Concentration of
AA (M)
Relative ampli-
tudes (%) χ2 Standard devia-
tion (ns)
0 0.72 100 1.018 0.02
0.2 × 105 0.78
15.88 1.062 0.02
0.4 × 105 0.77
17.47 1.002 0.02
0.8 × 105 0.76
18.14 1.021 0.02
Upon the addition of AA, single exponential decay
changes to biexponential decay with lifetime τ1 and τ2, re-
spectively, suggesting the presence of two species, SC4Bu
and its complex. It is also evident from Table 1 that the
short-lived species (τ1) is close to the measured lifetime of
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SC4Bu in pure water, and that of the long-lived species τ2
are correspond to the inclusion complex. The amplitude of
the complex form also increases due to an increase in
complex formation and the free species decreasing.
3.2. Stoichiometry and Inclusion Constant
The formation of 1:1 SC4Bu-AA complex was con-
firmed by the continuous variation method (Job’s plot)
using fluorescence spectrometry. Here, the solutions of
SC4Bu and AA were mixed in different mole ratio keep-
ing the total of the SC4Bu and AA concentration con-
stant. The maximum relative fluorescence intensity was
observed when [SC4Bu]/([SC4Bu] + [AA]) = 0.5 as
shown in Figure 3, this is in agreement with the double
reciprocal plot and confirmed the formation of a 1:1 in-
clusion complex in the system.
Assuming that SC4Bu and AA forms a 1:1 ratio com-
plex, according to our earlier work [12, 20] the equation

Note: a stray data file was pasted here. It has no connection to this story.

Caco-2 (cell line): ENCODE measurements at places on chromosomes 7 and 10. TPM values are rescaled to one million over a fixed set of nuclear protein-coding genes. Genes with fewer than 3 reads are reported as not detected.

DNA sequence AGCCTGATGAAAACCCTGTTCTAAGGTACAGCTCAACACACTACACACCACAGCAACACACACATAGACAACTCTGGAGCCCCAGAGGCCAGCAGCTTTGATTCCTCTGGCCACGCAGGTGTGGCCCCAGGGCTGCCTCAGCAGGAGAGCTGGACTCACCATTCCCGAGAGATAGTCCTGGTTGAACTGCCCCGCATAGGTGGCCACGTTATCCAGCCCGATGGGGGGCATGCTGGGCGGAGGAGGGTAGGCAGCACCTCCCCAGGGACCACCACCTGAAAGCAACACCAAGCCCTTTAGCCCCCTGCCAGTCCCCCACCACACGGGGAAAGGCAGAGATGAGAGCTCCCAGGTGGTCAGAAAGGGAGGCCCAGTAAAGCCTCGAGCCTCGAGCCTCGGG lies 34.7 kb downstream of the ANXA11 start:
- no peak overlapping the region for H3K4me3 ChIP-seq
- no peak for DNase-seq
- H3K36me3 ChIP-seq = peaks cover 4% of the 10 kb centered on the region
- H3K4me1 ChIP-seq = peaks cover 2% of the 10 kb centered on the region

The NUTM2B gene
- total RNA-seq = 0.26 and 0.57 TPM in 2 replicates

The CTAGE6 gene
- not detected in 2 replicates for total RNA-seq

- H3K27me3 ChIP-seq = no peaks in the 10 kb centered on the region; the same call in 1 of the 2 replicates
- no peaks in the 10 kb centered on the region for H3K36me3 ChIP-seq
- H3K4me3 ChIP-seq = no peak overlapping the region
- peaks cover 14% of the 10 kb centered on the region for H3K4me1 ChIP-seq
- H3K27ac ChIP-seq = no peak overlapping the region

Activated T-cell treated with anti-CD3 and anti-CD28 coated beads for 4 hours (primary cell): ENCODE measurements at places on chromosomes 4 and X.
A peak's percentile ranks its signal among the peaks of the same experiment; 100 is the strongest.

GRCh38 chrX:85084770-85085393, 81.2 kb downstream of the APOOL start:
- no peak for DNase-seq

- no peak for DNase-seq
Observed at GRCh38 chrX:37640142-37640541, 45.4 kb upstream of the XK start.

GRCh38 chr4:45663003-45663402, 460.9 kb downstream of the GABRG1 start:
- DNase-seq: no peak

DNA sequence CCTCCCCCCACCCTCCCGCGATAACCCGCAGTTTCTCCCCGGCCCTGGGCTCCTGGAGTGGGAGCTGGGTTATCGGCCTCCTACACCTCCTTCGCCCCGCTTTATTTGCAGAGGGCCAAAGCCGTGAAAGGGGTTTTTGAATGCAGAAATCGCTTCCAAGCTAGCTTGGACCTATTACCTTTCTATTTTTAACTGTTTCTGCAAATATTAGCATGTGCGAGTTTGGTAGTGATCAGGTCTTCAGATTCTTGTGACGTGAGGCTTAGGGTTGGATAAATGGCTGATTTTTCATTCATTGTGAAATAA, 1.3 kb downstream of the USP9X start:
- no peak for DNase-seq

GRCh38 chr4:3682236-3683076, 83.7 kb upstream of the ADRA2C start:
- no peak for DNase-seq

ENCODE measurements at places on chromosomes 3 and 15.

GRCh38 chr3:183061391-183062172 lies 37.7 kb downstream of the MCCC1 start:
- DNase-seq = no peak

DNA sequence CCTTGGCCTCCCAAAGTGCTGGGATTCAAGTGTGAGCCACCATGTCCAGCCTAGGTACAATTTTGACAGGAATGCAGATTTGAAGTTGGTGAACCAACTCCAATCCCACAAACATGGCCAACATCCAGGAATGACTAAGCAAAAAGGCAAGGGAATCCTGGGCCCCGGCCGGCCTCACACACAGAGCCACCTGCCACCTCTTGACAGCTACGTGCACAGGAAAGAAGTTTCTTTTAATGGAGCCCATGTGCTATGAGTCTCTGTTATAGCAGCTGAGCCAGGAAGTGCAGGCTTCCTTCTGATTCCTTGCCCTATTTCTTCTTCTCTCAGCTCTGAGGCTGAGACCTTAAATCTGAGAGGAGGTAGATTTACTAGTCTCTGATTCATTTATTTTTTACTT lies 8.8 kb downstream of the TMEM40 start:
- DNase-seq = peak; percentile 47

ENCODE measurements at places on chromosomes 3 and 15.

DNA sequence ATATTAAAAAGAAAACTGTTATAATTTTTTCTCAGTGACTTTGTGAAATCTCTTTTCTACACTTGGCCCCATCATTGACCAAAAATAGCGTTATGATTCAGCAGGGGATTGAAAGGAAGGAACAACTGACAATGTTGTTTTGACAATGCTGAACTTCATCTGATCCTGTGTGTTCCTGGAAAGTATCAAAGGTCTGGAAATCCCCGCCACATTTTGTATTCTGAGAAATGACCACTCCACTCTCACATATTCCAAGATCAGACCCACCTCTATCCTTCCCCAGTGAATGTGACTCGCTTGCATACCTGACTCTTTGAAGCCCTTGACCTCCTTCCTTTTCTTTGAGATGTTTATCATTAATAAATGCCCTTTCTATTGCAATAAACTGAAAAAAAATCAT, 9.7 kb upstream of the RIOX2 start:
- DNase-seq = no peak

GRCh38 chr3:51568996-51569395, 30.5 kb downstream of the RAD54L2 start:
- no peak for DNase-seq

of host–guest inclusion complex can be expressed as:
010 10
11 1
 
Here F0 is the intensity of fluorescence of SC4Bu with-
out AA, F is the observed fluorescence intensity at differ-
ent AA concentration tested, F1 is the intensity with the
highest concentration of AA and K is the binding constant.
The double reciprocal plots of
F versus 1/[AA]
are depicted in Figure 4. The plot displays a linear relation
with a relative correlation constant of 0.9993, indicating
the formation of a 1:1 stoichiometry between SC4Bu and
AA. The association constant (K) obtained from the ratio
of the intercept to the slope is 1.78 × 103 L· M–1.
3.3. Thermodynamic Parameter Value
The binding constants at various temperatures were inves-
tigated by measuring the fluorescence spectra of SC4Bu in
the presence of AA, and the results were summarized in
Table 2. By plotting lnK against 1/T (the Van’t Hoff
method) [19] (see Figure 5), the enthalpy (
) and en-
tropy (S) were calculated to be 25.25 kJ·mol–1, 146.75 J
mol–1K–1, respectively. These results suggested that the
entropic driving force favored the formation of SC4Bu–AA
complex. The relevant free energy change for this system is
G = –18.48 kJ·mol–1 at 298 K, indicating that this inclu-
sion process is an energetically favored process.
3.4. 1H NMR Studies
Chemical shift variations of specific host or guest nu-
cleus could provide evidence for the formation of inclu-
sion complexes in solution, since significant changes in
Figure 3. Job’s plot of SC4Bu–AA system, [SC4Bu] + [AA]
= 1.00 × 105 mol·L1, 25.0C.
Figure 4. A plot of 1/(FF0) versus 1/[SC4Bu] for SC4Bu–